One of the things you may want to do while working on Azure is to obtain information about your role environment. The current role instance name, the DeploymentID or even know if the role instance is running or not. This can be tricky if you use NodeJS, because the RoleEnvironment class is managed .net code. In this article we'll going to explain how you can set up information of your running Azure role to be easily accessed from a NodeJS server. The trick is using environment variables and use startup tasks running PowerShell as the bridge.
I've created this sample that shows everything so you can test this yourself. Basically, it contains a startup task that dumps the Azure role environment info into Environment variables and a server.js file to outputs those variables. Anyway, in the next few lines you can read a deeper explanation about how to do it.Read more...
In this article I will go through the details of setting up a blog on top of wheat and run it on Windows Azure.
- How wheat works
- Bootstrapping from an existing blog
- Run it on the Windows Azure emulator
- Deploy it to Azure
- Setting up the hook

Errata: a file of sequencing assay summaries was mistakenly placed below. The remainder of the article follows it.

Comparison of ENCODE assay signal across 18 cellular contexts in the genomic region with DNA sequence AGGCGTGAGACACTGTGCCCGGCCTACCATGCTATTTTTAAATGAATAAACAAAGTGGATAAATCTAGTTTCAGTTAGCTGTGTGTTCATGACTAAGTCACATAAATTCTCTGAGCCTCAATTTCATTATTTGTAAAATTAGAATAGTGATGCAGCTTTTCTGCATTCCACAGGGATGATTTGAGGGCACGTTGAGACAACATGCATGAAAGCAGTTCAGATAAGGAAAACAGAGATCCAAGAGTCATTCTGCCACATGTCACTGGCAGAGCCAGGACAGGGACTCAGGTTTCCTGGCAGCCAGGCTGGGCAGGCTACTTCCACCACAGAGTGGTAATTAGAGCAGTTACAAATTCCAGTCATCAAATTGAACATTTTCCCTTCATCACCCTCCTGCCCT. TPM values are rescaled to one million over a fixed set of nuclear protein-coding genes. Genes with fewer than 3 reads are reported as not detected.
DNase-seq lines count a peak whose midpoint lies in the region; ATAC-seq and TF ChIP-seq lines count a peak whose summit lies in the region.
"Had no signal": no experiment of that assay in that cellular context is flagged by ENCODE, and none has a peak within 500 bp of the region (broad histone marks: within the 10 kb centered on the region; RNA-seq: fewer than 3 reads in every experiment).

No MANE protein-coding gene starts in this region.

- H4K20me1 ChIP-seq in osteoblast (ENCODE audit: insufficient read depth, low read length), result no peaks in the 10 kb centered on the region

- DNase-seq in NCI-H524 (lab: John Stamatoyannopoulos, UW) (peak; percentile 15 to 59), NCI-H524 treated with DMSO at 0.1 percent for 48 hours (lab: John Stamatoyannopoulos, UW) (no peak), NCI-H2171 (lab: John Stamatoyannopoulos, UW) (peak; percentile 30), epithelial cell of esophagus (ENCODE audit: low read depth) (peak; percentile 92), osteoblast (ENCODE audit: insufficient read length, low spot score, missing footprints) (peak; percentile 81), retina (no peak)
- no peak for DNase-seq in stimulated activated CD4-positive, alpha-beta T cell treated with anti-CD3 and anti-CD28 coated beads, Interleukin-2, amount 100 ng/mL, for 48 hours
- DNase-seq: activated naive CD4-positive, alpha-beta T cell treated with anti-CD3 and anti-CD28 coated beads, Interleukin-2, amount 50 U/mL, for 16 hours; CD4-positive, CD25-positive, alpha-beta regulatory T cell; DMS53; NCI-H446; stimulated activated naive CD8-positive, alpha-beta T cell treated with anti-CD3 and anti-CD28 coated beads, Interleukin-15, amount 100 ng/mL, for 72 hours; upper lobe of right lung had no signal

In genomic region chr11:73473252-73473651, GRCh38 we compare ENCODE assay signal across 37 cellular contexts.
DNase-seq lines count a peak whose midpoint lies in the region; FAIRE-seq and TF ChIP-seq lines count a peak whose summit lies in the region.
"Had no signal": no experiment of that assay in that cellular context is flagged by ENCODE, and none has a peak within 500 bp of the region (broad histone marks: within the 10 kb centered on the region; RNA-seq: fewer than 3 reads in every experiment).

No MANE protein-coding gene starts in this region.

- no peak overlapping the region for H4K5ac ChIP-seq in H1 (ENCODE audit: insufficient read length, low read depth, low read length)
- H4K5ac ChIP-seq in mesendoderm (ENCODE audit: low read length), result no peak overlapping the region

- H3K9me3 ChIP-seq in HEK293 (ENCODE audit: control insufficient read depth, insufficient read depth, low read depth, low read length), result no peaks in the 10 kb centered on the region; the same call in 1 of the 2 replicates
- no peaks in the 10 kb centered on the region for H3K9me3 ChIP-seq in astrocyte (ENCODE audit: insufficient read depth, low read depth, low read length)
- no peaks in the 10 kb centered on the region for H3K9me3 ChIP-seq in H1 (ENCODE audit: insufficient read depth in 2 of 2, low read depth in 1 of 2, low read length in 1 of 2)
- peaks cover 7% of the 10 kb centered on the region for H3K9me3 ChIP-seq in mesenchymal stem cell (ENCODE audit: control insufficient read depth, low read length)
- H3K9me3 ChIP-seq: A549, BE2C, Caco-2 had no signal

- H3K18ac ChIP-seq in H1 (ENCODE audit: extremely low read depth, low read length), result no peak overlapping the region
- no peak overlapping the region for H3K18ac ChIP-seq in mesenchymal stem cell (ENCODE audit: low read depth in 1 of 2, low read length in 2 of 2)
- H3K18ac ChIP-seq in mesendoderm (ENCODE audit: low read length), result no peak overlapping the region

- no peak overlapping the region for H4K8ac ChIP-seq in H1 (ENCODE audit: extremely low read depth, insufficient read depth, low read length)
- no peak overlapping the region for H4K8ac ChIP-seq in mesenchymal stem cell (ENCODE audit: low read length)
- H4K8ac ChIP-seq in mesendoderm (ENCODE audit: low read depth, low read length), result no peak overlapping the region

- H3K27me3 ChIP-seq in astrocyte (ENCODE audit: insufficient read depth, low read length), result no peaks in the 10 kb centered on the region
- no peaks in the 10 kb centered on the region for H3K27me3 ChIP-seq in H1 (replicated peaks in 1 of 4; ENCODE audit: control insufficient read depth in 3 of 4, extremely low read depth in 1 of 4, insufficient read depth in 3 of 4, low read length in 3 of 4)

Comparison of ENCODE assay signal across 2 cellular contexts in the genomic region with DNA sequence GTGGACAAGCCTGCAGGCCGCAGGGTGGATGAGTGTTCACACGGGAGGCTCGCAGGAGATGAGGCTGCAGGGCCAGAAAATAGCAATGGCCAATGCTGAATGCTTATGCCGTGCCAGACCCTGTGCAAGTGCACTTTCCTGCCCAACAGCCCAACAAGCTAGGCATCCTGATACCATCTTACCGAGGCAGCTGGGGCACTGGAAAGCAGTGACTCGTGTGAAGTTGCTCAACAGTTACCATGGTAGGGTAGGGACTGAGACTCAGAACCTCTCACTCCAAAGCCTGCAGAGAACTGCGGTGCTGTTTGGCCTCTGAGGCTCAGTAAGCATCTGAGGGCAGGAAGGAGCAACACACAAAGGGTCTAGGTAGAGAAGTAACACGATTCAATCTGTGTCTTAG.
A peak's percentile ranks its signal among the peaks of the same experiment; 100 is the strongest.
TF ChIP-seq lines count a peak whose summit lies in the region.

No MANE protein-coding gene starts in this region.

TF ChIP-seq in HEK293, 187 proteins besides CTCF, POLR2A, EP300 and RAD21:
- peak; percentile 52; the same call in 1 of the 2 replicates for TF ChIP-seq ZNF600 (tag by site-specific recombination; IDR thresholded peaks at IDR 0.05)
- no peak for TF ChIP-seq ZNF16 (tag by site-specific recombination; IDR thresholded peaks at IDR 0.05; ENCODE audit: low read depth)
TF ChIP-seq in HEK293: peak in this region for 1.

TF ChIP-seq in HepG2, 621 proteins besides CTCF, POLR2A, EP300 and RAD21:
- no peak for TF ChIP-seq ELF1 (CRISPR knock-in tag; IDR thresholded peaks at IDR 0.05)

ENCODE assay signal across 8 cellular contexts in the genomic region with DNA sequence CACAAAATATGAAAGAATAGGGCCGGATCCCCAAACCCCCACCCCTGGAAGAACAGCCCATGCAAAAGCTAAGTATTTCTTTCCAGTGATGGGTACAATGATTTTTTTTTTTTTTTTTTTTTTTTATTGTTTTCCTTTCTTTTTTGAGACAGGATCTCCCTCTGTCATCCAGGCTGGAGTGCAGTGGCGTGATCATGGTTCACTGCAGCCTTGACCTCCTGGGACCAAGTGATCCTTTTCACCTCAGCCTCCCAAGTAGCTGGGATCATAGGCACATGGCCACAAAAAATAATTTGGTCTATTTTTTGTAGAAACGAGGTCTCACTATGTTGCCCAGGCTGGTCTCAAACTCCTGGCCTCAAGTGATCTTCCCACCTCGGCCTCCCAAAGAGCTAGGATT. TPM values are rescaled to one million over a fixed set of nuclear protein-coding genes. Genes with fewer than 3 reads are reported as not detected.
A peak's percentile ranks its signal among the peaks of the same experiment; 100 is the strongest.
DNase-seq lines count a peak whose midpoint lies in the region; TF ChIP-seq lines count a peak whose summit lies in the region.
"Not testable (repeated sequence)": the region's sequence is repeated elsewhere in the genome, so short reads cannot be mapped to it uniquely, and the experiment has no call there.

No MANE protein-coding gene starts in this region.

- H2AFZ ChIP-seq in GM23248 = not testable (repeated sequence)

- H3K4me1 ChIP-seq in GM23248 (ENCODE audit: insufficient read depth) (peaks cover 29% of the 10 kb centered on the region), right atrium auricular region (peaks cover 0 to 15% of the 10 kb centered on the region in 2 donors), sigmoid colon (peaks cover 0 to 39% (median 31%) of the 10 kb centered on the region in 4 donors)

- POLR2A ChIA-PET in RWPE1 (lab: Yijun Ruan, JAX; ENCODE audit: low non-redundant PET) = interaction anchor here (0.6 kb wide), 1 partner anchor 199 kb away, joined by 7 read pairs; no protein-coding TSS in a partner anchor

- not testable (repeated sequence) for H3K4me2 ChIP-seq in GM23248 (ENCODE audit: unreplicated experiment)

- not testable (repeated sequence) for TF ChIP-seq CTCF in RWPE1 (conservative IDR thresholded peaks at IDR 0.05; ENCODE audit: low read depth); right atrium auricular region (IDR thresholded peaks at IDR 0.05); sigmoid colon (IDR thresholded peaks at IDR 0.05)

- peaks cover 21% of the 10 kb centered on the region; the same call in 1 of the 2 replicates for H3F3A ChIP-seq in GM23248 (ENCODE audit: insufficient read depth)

Deploying to Windows Azure is a lengthy task (scottgu are you listening?) and you don't want to make it even slower by uploading a package with all the node modules inside. Last week while talking to Johnny we were wondering why Azure is not doing
npm install and reading the package.json by default.
It turns out that there is a heated debate apparentely in the node community about whether or not pushing node_modules to the source control is a good idea. My take is: if you wire up your dependencies against fixed versions (instead of latest or greater than) you are safe. So if you think the same, this is a small tutorial of how to configure an Azure role to do the magic. I took many interesting snippets from the great Steve Marx blog.Read more...